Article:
Many hands support grieving family after tragic loss

Many hands support grieving family after tragic loss

The early-morning phone call was a surprise, even from one of Wendy’s closest friends.

Wendy and her husband, Todd, have been close friends with two other couples for more than 30 years. Even when Wendy’s family moved out of state for many years, they easily renewed their friendships when they returned to Pocatello. The three couples cherished their friendships and enjoyed each other’s company, often going out to dinner together a few times a month. 

When Wendy learned that one of her friends had suffered a medical emergency and did not survive, she made plans to meet the other friends at Portneuf Medical Center to console the surviving spouse.

“When we arrived at the Emergency Department, they allowed us to go back to the treatment room where our friend, their children and the deceased were present,” said Wendy. “The Emergency Department nurse, Wendy Higbee was so kind and caring to our friends. She helped them fill out the organ donor paperwork and coordinated information with the funeral home.”

The level of care and attention provided by Higbee and the Emergency Department staff during a time of crisis was something that Wendy had never experienced before.

“Throughout the morning, nurse Higbee kept returning to the room and gently checking to see if the family needed anything. I think she was exceptional, providing excellent care and empathy during a very stressful situation,” Wendy said.

Fingerprints and molds help the grieving process

But the care and attention for the family did not stop there. Higbee called her co-worker Michelle Ferguson, the nurse supervisor in the Labor and Delivery Department, which often makes ink prints of newborn babies’ hands and feet. She described the situation to Ferguson and asked her to come down and talk to the family about making ink prints of the deceased.

“When I got the call from the Emergency Department, they asked me if I would do ink prints of a patient's hand who had died,” said Ferguson. “When I arrived in the room it was obvious that the death was unexpected. My first thought was, ‘How would I want my own family or even myself treated in the same situation?’” she said.

Ferguson said that every situation is different and that it is her job to never judge people in a tragic situation.

“I try to read the room and know that there is no right or wrong way to grieve. I have learned that any significant change in a person’s life can produce grief and feelings of loss. The loss of a job, loss of body functions, loss of a limb, loss of a pet, loss of control, and loss of a loved one – all deserve support and compassion. It is our job to provide that support, knowing that what they need will be different in each case,” she said.

Wendy also noticed nurse Ferguson’s caring demeanor when she arrived to talk to the family.

“I could tell that she cared deeply for the family,” said Wendy. “When she walked into the room, she smiled and sat down next to my friend. She talked about inking the fingerprints of the family member’s hand. Then she mentioned that they could even make a mold of their two hands.”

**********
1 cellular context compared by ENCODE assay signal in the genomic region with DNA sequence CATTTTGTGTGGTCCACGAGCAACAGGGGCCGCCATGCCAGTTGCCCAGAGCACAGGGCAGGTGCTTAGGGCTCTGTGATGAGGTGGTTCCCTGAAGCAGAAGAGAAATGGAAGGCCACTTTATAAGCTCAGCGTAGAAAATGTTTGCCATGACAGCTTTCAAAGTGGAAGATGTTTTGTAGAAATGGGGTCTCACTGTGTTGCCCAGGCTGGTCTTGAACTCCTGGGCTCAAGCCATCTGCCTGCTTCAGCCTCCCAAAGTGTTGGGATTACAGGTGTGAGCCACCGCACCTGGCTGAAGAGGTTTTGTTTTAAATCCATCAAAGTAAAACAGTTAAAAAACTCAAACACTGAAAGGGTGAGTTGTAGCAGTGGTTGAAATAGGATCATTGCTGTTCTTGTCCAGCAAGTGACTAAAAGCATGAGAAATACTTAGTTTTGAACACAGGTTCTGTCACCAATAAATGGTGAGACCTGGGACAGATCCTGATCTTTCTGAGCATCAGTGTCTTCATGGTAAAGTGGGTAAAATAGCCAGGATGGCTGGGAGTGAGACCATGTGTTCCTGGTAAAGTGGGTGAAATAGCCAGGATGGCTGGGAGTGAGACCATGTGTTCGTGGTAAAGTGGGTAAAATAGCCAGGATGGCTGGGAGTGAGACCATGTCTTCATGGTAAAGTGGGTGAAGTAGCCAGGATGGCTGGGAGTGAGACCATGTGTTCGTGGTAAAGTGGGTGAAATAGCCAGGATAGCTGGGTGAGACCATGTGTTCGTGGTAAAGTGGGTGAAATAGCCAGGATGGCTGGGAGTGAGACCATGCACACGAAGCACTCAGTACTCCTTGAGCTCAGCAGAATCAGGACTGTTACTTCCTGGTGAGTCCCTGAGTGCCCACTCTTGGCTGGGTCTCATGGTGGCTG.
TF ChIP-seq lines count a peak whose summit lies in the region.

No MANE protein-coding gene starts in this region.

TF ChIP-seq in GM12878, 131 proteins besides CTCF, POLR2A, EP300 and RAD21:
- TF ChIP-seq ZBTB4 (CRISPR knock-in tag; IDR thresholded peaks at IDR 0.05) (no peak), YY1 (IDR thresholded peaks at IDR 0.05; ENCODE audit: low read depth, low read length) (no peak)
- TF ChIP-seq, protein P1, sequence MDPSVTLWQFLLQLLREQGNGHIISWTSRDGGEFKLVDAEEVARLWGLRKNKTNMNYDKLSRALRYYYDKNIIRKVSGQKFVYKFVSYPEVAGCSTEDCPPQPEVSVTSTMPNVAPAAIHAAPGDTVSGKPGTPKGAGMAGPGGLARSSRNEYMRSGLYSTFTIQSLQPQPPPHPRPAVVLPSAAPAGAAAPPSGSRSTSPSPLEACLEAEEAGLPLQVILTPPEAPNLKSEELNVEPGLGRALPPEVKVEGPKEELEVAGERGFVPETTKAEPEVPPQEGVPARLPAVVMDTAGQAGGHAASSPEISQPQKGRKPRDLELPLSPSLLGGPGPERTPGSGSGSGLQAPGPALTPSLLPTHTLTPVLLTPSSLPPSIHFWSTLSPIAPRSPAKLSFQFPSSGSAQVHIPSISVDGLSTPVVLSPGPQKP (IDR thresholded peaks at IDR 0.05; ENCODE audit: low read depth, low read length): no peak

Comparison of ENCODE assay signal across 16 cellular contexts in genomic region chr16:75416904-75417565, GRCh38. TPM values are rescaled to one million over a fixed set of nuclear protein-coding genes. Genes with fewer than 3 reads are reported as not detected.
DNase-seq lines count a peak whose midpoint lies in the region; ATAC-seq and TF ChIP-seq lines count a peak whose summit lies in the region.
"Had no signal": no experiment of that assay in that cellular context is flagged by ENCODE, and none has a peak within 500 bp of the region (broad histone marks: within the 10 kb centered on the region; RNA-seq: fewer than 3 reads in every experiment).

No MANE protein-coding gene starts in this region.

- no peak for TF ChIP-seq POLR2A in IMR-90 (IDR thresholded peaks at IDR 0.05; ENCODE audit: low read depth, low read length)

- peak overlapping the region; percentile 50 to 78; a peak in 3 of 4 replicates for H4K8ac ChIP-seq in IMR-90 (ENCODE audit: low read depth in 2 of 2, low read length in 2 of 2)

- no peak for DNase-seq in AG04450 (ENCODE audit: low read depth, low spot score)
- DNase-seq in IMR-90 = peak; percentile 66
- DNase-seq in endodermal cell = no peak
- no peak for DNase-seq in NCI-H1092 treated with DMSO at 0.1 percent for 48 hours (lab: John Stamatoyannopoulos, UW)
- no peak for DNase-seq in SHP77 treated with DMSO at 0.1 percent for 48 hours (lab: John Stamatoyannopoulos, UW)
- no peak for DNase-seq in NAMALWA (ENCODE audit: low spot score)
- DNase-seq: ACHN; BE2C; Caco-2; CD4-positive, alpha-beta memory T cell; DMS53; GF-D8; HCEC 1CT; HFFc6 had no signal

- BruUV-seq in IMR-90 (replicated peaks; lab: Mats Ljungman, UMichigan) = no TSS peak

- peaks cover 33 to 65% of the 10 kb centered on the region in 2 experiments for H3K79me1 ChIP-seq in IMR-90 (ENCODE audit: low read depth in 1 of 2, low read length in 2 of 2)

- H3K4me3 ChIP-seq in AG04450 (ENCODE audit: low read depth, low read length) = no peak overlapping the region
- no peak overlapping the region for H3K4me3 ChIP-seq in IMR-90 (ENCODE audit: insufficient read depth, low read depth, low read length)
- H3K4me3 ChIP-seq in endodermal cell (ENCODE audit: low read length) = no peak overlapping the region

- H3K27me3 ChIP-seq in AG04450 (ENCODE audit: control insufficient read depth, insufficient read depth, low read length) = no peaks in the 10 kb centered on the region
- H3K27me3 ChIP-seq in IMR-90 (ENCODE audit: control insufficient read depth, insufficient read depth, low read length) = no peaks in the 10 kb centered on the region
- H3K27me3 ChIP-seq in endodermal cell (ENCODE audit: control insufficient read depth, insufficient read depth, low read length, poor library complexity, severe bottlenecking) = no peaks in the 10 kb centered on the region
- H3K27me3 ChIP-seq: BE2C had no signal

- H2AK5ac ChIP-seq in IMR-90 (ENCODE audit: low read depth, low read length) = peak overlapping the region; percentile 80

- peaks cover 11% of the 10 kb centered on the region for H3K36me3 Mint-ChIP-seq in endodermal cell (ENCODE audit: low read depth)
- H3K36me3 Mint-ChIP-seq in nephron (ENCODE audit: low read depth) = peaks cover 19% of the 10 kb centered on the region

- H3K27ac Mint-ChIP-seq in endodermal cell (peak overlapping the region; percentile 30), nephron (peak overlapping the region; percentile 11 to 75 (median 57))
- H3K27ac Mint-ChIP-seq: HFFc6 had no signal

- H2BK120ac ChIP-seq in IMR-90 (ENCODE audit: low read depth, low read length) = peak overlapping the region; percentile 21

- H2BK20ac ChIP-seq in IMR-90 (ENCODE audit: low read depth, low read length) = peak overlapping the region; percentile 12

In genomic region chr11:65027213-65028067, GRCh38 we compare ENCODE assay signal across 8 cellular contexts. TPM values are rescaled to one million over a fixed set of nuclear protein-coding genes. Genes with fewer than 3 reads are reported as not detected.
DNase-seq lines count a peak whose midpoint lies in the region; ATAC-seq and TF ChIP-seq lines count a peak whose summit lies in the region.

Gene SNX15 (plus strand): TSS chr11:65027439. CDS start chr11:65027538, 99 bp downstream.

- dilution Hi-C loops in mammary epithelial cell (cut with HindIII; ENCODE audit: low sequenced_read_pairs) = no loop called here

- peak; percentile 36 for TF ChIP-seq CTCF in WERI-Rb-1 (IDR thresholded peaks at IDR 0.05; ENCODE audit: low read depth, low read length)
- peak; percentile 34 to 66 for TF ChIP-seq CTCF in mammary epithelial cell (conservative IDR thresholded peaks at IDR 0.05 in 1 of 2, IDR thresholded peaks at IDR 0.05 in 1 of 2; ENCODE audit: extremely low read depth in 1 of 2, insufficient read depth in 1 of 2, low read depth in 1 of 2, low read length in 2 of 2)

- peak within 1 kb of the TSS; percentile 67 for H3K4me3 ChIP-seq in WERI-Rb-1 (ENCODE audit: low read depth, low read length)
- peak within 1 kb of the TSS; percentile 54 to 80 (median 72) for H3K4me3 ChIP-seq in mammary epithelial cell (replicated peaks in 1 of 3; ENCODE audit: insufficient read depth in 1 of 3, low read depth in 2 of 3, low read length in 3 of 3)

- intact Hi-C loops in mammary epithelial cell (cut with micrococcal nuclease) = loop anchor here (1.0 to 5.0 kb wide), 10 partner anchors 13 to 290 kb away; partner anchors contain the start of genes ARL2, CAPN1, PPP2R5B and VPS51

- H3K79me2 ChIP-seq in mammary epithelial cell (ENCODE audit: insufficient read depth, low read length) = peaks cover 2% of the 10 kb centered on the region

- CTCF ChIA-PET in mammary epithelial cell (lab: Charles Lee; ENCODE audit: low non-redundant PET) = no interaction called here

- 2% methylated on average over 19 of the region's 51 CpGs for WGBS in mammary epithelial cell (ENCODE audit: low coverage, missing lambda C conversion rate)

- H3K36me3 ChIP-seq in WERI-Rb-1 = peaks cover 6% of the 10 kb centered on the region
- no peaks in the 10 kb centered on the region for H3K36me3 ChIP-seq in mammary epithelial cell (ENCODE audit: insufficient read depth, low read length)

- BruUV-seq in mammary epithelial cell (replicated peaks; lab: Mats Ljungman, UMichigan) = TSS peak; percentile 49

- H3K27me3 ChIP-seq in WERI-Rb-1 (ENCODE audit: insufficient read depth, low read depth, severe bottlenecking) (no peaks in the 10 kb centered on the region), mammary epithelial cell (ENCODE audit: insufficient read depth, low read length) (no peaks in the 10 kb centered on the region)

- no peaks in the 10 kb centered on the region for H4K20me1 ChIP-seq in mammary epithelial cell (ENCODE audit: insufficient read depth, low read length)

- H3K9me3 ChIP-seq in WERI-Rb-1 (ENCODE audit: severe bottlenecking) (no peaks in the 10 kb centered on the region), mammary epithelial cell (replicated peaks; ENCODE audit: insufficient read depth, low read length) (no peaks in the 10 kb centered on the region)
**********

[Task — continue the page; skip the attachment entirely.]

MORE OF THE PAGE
When Ferguson described the process, the family mentioned how the couple would hold hands by interlocking their pinky fingers. Though it took a little customization, the team that produced the mold was able to deliver the final design, complete with details on how the hands looked together.

“The thing that made the biggest impression to me,” said Wendy, “happened the evening after the funeral service of our friend. I was at their house, helping to return photos and other items they had displayed at the funeral service.

“It was early evening when I saw nurse Ferguson arrive at the house to deliver the finished mold of the two hands. It was just so special for my friend. Nurse Ferguson went above and beyond what I expected when she came after work to deliver the hands,” said Wendy. “She hugged my friend and said to call her anytime, day or night, if she needed anything.”

For Ferguson, it was the right thing to do.

“The molds take a few days to dry and then prepare for delivery,” explained Ferguson. “When a family has experienced a traumatic event, the last thing they want to do is return to the place where the event occurred. This family had gone through so much after the loss of a loved one that the last thing I wanted to do was add to their list of obligations and decisions. With every family, I try to do what is most convenient for them.”

Delivering the molds is equally important to Ferguson. “Getting these molds to the families as soon as possible was important, as the molds will provide some comfort to them as they grieve,” she said.

“I have watched families touch these molds and trace their fingers along the creases of the molded hand. Families will cry, smile, and sometimes laugh as they point out every callous or identifying feature of their loved one's hand, which then helps them recall special memories. It is indeed an honor for me to be a small part in helping a family grieve after the loss of a loved one.”

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